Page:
Insect bites can be a scary situation when you don’t recognize the insect or when you didn’t see what bit you at all. Most spider and tick bites are harmless, but if you live or work around them, it is a good idea to be educated on the signs and symptoms as well as first aid techniques.
The most known spiders to cause harm are brown recluse and black widow spiders, both commonly found in the southern half of the United States (Mayo Clinic).
To take care of a spider bite:
- Clean the wound with mild soap and water. Then apply an antibiotic ointment three times a day to help prevent infection.
- Apply a cool compress over the bite for 15 minutes each hour. Use a clean cloth dampened with water or filled with ice. This helps reduce pain and swelling.
- If possible, elevate the affected area.
- Take an over-the-counter pain reliever as needed.
- If the wound is itchy, an antihistamine, such as diphenhydramine (Benadryl) or certirizine (Zyrtec) might help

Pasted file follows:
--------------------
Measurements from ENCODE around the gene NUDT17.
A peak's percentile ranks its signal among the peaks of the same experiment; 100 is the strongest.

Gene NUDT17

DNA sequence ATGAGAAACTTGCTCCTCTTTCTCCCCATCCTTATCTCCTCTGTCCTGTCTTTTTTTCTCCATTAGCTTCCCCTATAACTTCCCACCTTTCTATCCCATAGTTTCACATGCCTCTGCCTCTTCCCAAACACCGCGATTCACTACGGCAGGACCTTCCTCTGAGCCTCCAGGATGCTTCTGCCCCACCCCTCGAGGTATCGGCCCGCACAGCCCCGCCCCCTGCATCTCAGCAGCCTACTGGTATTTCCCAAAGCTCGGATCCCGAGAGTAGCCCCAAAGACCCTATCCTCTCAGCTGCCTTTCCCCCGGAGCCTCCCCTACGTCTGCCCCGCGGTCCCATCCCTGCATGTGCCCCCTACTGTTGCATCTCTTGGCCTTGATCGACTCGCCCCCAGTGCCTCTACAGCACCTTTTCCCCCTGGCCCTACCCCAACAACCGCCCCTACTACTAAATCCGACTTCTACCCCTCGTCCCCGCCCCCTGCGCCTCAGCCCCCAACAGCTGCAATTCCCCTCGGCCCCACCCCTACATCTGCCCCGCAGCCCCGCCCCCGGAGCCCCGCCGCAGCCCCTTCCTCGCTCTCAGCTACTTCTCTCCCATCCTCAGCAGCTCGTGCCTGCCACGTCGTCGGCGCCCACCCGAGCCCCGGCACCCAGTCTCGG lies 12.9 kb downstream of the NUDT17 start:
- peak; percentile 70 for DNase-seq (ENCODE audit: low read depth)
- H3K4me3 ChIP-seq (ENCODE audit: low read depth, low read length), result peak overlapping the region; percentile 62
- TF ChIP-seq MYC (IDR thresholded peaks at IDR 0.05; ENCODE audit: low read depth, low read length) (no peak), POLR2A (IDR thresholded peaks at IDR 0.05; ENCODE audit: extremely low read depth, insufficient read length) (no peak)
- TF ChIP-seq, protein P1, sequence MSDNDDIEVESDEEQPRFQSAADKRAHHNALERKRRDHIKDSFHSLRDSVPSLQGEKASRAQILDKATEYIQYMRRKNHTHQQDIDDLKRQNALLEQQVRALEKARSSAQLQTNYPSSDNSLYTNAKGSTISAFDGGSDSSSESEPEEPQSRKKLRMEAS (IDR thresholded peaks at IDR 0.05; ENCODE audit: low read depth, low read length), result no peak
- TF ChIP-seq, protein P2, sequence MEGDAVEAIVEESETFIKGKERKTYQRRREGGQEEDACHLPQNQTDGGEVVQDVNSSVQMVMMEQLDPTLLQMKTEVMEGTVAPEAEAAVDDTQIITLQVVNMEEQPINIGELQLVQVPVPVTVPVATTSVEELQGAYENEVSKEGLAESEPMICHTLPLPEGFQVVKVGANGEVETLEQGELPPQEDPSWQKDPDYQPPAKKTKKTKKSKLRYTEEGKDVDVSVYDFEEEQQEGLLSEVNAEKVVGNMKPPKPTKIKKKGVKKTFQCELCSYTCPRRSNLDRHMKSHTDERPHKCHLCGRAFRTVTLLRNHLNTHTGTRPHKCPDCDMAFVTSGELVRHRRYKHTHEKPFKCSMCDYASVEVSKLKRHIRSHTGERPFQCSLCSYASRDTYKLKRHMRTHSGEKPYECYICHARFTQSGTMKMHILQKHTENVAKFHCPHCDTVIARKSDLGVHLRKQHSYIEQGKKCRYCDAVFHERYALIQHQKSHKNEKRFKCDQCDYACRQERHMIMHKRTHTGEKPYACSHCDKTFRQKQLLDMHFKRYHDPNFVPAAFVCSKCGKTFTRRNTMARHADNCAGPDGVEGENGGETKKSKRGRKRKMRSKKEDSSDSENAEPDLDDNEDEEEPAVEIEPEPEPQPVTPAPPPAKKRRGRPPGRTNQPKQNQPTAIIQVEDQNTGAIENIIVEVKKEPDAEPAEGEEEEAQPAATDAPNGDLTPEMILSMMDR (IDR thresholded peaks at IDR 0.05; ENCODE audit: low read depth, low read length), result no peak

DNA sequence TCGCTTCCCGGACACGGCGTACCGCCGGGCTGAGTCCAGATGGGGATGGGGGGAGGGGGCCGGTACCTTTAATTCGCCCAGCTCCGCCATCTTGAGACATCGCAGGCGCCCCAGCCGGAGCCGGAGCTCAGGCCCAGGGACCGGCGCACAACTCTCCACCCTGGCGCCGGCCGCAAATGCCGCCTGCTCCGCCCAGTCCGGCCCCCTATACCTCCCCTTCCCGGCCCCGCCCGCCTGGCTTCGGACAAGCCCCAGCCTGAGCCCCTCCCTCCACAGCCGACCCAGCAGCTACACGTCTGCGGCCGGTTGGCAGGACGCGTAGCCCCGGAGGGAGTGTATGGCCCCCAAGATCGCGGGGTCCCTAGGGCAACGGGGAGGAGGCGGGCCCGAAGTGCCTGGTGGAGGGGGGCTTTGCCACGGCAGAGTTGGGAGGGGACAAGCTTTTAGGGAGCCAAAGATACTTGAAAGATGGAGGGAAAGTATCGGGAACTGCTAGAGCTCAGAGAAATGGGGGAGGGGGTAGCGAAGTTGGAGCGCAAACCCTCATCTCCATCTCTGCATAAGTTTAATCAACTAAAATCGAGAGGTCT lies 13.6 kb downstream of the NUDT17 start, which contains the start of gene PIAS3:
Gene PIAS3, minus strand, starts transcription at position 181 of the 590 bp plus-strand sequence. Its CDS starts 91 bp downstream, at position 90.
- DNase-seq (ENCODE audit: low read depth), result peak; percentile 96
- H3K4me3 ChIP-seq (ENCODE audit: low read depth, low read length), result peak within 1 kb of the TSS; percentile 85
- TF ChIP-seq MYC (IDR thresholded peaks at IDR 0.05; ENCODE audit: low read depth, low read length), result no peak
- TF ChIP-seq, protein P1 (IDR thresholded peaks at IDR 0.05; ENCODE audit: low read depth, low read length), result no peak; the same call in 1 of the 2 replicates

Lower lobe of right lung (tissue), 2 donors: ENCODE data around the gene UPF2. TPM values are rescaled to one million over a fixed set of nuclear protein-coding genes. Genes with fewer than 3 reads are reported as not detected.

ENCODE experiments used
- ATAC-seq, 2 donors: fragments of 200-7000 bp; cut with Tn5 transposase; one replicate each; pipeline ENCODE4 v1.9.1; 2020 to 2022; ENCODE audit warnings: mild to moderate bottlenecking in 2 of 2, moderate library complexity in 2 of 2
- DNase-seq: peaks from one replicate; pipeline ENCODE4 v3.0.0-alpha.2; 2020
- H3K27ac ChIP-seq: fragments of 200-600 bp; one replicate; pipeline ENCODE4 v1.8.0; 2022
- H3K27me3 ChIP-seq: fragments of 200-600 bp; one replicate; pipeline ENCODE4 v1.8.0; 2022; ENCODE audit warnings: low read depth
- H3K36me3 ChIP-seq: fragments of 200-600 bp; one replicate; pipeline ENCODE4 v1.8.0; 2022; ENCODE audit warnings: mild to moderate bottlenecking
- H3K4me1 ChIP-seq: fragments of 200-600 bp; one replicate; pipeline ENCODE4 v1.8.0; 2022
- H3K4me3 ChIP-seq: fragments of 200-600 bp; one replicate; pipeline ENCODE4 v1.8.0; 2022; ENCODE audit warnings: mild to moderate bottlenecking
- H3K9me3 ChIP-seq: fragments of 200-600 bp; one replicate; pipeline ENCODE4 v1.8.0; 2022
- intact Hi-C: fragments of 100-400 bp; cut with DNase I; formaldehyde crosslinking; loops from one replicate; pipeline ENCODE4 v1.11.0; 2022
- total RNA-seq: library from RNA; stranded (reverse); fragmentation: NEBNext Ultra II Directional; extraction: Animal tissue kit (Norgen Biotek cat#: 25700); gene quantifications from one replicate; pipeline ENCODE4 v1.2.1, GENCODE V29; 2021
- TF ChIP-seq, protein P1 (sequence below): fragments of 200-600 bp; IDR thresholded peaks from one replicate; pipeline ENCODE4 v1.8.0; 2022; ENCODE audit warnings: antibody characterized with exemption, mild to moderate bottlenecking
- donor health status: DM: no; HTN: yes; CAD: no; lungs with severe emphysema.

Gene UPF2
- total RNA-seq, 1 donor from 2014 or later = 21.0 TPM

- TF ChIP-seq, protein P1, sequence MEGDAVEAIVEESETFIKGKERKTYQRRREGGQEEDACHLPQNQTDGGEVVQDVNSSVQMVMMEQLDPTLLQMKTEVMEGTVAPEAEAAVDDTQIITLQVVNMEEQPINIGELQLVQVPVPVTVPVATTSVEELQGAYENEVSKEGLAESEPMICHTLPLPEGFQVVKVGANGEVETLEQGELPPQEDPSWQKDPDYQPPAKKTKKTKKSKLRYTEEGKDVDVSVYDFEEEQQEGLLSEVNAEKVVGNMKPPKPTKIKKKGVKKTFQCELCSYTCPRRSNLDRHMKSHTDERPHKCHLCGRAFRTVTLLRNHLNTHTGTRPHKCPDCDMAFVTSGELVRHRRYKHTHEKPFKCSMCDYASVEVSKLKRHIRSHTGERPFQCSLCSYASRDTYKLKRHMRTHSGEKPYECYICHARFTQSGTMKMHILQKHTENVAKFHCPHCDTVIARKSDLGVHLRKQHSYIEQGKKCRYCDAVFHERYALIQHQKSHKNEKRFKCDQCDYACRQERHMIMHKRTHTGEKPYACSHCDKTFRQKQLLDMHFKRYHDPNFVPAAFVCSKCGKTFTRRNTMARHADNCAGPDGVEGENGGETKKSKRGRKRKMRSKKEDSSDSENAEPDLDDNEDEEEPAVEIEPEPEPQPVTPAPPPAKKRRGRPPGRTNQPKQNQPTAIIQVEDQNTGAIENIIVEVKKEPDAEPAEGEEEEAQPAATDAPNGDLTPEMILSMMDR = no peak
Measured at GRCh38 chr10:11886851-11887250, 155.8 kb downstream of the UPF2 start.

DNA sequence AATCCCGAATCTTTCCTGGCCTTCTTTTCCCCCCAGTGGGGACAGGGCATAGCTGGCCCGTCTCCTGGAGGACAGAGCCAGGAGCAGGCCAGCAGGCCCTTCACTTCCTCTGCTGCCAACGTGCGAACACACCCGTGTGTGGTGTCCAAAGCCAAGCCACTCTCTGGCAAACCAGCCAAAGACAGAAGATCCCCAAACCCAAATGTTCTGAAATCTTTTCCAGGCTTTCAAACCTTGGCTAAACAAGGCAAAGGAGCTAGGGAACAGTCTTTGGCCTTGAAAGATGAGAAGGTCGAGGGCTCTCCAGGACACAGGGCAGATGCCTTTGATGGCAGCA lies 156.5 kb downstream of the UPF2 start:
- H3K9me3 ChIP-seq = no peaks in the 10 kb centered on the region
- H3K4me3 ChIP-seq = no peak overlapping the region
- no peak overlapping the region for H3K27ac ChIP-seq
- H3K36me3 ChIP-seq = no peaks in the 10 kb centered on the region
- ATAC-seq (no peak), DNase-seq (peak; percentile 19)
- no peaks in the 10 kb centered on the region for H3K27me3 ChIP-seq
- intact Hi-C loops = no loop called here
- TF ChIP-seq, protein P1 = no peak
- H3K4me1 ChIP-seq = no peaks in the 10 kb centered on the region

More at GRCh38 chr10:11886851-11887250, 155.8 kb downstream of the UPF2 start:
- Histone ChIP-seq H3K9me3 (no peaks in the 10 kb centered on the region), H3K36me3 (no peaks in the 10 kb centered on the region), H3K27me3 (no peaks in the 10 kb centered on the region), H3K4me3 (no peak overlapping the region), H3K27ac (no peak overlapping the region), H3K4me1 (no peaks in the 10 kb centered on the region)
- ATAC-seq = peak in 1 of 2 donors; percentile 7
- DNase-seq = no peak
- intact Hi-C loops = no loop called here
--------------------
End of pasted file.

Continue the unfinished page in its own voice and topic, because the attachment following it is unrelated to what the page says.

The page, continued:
Some ticks can transmit bacteria that cause illnesses, including Lyme disease and Rocky Mountain spotted fever. In general, to transmit Lyme disease a tick needs to be attached to a person’s skin for at least 36 hours. Other infections can be transferred in a few hours or even a few minutes (Mayo Clinic).
To take care of a tick bite:
- Remove the tick promptly and carefully. Use fine-tipped forceps or tweezers to grasp the tick as close to the skin as possible and gently pull out the tick. Avoid twisting or squeezing the tick. Do not use petroleum jelly, fingernail polish or a hot match to remove a tick.
- Secure the tick and take a picture to help your medical provider identify the tick. You can trap the tick in a piece of tape.
- Wash your hands and the bite site using warm water and soap, rubbing alcohol, or an iodine scrub.
Seek medical care immediately if:
- You were bitten by a black widow, brown recluse, or deer tick, or unsure whether it was a dangerous species
- You have severe pain, abdominal cramping, or a growing wound with red streaks
- You’re having problems breathing, swallowing, muscle stiffness, or heart palpitations.
This article reviewed by Dr. Jim Liu, MD and Ms. Deb Dooley, APRN.
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November 23, 2022
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